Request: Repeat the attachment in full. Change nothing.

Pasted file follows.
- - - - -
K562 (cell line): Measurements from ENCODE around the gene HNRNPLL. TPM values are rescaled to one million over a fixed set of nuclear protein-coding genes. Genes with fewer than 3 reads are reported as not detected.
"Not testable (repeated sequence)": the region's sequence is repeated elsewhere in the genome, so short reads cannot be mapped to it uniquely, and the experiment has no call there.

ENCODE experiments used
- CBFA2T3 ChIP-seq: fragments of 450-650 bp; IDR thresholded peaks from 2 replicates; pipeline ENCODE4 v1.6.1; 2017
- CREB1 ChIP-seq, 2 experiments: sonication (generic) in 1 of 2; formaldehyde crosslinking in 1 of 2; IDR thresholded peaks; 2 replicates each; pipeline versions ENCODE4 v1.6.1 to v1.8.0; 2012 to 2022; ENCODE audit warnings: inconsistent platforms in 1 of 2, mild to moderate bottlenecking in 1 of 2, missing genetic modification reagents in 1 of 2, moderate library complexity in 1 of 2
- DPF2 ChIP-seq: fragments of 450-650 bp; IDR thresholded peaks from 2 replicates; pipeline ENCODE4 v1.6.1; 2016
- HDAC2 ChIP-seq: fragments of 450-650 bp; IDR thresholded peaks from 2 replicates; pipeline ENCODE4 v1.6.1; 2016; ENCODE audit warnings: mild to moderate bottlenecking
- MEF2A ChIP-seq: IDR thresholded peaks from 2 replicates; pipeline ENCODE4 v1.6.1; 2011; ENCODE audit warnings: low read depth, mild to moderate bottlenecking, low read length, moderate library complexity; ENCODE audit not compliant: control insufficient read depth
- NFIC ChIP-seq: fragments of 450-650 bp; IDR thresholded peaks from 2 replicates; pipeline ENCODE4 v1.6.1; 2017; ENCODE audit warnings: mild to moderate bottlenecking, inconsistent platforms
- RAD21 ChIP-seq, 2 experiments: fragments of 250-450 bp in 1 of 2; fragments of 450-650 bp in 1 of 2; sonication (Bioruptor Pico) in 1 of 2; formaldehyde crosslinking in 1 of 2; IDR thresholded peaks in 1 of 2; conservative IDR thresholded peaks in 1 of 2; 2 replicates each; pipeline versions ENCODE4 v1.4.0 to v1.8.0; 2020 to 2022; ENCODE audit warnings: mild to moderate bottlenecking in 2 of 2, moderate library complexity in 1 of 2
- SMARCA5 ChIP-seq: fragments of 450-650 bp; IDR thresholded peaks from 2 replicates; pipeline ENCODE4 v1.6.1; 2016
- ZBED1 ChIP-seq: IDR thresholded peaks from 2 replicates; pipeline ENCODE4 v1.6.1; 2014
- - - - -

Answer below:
K562 (cell line): Measurements from ENCODE around the gene HNRNPLL. TPM values are rescaled to one million over a fixed set of nuclear protein-coding genes. Genes with fewer than 3 reads are reported as not detected.
"Not testable (repeated sequence)": the region's sequence is repeated elsewhere in the genome, so short reads cannot be mapped to it uniquely, and the experiment has no call there.

ENCODE experiments used
- CBFA2T3 ChIP-seq: fragments of 450-650 bp; IDR thresholded peaks from 2 replicates; pipeline ENCODE4 v1.6.1; 2017
- CREB1 ChIP-seq, 2 experiments: sonication (generic) in 1 of 2; formaldehyde crosslinking in 1 of 2; IDR thresholded peaks; 2 replicates each; pipeline versions ENCODE4 v1.6.1 to v1.8.0; 2012 to 2022; ENCODE audit warnings: inconsistent platforms in 1 of 2, mild to moderate bottlenecking in 1 of 2, missing genetic modification reagents in 1 of 2, moderate library complexity in 1 of 2
- DPF2 ChIP-seq: fragments of 450-650 bp; IDR thresholded peaks from 2 replicates; pipeline ENCODE4 v1.6.1; 2016
- HDAC2 ChIP-seq: fragments of 450-650 bp; IDR thresholded peaks from 2 replicates; pipeline ENCODE4 v1.6.1; 2016; ENCODE audit warnings: mild to moderate bottlenecking
- MEF2A ChIP-seq: IDR thresholded peaks from 2 replicates; pipeline ENCODE4 v1.6.1; 2011; ENCODE audit warnings: low read depth, mild to moderate bottlenecking, low read length, moderate library complexity; ENCODE audit not compliant: control insufficient read depth
- NFIC ChIP-seq: fragments of 450-650 bp; IDR thresholded peaks from 2 replicates; pipeline ENCODE4 v1.6.1; 2017; ENCODE audit warnings: mild to moderate bottlenecking, inconsistent platforms
- RAD21 ChIP-seq, 2 experiments: fragments of 250-450 bp in 1 of 2; fragments of 450-650 bp in 1 of 2; sonication (Bioruptor Pico) in 1 of 2; formaldehyde crosslinking in 1 of 2; IDR thresholded peaks in 1 of 2; conservative IDR thresholded peaks in 1 of 2; 2 replicates each; pipeline versions ENCODE4 v1.4.0 to v1.8.0; 2020 to 2022; ENCODE audit warnings: mild to moderate bottlenecking in 2 of 2, moderate library complexity in 1 of 2
- SMARCA5 ChIP-seq: fragments of 450-650 bp; IDR thresholded peaks from 2 replicates; pipeline ENCODE4 v1.6.1; 2016
- ZBED1 ChIP-seq: IDR thresholded peaks from 2 replicates; pipeline ENCODE4 v1.6.1; 2014